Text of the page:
I’ve just had a meeting with Kamel Jendoubi, the head of Tunisia’s electoral commission, at his office at the Lafayette district of Tunis. Jendoubi’s commission is responsible for organising Sunday’s election. “We are ready,” he says.
The UN has not been invited in to monitor the elections – “because,” he says, “it is an issue of sovereignty”. There are instead to be 10,167 observers – 9,590 Tunisians, 577 from abroad including 525 from the EU and the US, and 52 from the Arab and Muslim world.
Jendoubi says it was the Supreme Court for the Protection of the Revolution which issued the controversial law forbidding the foreign press to interview candidates. “The law is a remnant of the old regime.”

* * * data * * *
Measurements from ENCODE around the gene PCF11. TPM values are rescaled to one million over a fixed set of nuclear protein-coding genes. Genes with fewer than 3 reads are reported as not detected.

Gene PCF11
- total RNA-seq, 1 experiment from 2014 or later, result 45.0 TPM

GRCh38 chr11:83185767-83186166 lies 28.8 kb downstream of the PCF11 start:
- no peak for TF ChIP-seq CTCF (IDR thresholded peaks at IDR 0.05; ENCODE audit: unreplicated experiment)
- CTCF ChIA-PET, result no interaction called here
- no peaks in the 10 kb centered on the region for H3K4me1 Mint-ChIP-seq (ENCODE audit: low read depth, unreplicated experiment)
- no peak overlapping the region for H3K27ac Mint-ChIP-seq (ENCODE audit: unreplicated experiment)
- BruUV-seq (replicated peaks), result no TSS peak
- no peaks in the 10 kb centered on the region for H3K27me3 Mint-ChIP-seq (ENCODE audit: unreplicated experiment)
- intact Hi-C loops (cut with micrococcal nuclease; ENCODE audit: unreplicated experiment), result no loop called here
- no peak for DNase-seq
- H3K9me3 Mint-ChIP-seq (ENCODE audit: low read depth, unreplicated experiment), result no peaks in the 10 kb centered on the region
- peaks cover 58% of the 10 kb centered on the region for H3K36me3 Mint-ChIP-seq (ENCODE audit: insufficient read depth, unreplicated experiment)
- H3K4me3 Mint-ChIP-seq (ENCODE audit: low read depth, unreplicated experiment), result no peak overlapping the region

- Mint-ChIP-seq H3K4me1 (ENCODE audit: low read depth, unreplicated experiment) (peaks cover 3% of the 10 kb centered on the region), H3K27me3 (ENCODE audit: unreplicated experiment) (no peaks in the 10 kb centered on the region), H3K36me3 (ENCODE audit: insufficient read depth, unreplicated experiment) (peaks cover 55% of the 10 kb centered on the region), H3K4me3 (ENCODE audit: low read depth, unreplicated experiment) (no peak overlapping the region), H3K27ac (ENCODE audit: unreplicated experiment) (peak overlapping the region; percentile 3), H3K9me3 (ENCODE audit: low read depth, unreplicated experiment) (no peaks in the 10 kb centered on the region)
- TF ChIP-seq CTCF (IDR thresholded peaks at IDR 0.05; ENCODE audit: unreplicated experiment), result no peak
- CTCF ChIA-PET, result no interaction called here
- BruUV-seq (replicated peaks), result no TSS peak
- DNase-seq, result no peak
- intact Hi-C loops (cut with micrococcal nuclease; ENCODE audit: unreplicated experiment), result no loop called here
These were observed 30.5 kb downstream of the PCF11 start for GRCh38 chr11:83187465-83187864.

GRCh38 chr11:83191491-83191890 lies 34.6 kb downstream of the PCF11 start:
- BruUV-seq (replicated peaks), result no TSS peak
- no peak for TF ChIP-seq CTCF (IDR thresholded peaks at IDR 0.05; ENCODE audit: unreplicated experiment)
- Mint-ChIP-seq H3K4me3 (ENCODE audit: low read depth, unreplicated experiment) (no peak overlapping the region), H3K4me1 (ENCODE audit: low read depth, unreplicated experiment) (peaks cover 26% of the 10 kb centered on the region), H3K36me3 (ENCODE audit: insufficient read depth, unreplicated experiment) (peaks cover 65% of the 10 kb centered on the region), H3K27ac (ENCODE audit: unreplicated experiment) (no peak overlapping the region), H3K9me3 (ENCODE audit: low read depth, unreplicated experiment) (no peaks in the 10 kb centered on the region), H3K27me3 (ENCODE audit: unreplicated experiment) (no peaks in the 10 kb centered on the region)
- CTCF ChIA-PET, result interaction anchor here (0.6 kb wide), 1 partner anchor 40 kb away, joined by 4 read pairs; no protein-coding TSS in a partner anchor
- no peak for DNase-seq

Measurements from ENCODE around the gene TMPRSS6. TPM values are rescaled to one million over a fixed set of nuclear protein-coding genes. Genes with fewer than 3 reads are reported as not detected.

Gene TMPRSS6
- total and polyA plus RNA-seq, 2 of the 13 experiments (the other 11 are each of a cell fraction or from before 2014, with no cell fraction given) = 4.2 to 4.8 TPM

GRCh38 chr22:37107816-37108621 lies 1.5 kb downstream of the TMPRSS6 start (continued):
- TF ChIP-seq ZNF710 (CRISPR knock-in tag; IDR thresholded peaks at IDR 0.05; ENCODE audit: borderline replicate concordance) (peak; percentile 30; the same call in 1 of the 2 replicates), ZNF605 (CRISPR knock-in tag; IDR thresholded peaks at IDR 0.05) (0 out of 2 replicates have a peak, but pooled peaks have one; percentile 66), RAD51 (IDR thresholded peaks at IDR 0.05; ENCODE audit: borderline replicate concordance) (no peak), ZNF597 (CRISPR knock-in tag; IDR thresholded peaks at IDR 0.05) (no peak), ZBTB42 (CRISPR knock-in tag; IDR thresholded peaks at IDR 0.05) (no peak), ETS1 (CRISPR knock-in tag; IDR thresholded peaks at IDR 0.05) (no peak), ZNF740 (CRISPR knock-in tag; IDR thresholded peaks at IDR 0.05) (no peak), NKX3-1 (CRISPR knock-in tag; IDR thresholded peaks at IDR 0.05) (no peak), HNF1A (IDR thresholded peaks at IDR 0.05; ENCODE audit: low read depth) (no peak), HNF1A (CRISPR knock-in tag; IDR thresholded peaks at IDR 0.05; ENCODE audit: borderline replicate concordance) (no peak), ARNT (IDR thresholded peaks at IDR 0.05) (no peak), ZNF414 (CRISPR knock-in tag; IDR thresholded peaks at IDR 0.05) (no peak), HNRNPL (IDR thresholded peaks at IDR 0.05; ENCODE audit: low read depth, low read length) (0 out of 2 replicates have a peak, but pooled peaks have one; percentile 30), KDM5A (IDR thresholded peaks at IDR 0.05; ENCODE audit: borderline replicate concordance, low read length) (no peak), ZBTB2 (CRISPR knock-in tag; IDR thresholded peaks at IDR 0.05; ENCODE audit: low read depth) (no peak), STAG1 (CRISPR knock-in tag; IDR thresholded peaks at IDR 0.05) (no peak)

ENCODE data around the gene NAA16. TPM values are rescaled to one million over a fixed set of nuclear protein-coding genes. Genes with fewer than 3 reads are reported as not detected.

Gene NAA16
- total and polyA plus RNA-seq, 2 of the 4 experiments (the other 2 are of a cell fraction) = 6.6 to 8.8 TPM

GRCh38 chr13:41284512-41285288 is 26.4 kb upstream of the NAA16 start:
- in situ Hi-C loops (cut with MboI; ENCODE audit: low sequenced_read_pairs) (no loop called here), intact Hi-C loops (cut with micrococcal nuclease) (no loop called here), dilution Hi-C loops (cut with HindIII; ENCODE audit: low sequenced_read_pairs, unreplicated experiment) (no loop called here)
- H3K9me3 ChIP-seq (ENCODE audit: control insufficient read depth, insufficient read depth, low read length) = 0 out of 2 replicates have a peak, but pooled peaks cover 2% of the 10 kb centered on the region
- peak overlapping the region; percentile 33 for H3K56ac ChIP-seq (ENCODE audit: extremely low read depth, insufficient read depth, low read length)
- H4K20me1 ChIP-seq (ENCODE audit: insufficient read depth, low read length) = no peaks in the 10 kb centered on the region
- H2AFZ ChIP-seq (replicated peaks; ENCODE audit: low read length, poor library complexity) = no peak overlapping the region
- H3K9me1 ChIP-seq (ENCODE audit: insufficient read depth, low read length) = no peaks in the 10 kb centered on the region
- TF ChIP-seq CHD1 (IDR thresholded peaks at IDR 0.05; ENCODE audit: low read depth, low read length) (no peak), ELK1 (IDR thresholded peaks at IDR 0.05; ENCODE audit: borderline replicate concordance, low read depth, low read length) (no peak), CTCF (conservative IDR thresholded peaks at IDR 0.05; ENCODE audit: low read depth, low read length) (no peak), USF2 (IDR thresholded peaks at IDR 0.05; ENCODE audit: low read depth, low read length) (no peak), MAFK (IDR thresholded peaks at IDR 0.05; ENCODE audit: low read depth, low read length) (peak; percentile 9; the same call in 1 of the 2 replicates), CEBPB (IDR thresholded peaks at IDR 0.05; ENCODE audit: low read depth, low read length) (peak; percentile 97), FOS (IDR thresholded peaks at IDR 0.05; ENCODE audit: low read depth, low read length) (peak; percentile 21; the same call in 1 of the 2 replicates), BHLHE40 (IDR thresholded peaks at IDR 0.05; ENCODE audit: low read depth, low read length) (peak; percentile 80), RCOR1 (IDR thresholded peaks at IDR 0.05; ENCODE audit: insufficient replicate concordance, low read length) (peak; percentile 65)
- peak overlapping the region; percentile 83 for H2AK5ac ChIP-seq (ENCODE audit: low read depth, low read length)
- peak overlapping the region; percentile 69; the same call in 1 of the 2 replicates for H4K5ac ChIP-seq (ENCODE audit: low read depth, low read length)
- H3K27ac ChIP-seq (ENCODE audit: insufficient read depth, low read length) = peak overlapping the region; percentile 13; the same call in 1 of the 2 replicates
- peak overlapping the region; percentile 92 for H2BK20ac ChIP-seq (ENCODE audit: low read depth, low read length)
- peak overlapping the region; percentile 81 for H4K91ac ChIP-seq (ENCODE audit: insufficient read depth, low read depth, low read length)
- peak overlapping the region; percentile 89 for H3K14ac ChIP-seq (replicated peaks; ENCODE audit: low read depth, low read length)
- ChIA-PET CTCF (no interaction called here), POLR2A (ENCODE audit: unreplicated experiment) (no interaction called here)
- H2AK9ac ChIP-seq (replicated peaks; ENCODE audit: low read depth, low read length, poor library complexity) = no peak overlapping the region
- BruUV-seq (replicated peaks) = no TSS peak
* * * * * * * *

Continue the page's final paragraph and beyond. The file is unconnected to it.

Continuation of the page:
Political advertising is outlawed – “so that no party has an unfair advantage over another”. But he says this is being flouted, with some parties even showing adverts on TV.
I wonder what success would look like on Sunday. “For no one to question the outcome of the election.” That’s a high bar … “Our main challenge is mistrust. People just don’t believe that we can hold free and fair elections.”
What turnout is he hoping for? “60 per cent,” he says, with confidence. That’s high, I say. “But who knows? Perhaps 80 per cent.”